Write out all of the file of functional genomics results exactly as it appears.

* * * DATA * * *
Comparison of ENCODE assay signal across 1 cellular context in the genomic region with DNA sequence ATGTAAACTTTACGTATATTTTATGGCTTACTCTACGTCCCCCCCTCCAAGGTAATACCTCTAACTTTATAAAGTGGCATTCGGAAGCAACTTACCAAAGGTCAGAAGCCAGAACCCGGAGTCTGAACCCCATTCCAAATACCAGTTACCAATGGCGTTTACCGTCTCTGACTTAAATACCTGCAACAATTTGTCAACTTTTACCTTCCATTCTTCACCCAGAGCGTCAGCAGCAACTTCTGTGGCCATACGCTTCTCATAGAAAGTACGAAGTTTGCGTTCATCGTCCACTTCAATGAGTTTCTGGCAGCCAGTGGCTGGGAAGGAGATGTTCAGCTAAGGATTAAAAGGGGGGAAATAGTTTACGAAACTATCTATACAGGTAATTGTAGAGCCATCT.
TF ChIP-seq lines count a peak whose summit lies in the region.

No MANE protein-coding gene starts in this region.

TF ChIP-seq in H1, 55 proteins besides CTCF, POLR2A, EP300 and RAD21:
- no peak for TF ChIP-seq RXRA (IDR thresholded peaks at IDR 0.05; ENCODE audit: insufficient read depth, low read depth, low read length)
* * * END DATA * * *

Comparison of ENCODE assay signal across 1 cellular context in the genomic region with DNA sequence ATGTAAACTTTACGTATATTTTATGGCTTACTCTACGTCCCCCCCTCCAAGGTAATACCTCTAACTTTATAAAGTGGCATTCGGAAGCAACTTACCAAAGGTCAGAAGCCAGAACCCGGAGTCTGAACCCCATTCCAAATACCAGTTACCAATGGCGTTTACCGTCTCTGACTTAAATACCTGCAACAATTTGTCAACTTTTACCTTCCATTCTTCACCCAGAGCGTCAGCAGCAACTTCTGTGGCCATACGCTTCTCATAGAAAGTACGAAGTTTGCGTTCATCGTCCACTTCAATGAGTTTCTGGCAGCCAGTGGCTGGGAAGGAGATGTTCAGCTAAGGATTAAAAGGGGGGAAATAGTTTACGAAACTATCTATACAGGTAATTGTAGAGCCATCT.
TF ChIP-seq lines count a peak whose summit lies in the region.

No MANE protein-coding gene starts in this region.

TF ChIP-seq in H1, 55 proteins besides CTCF, POLR2A, EP300 and RAD21:
- no peak for TF ChIP-seq RXRA (IDR thresholded peaks at IDR 0.05; ENCODE audit: insufficient read depth, low read depth, low read length)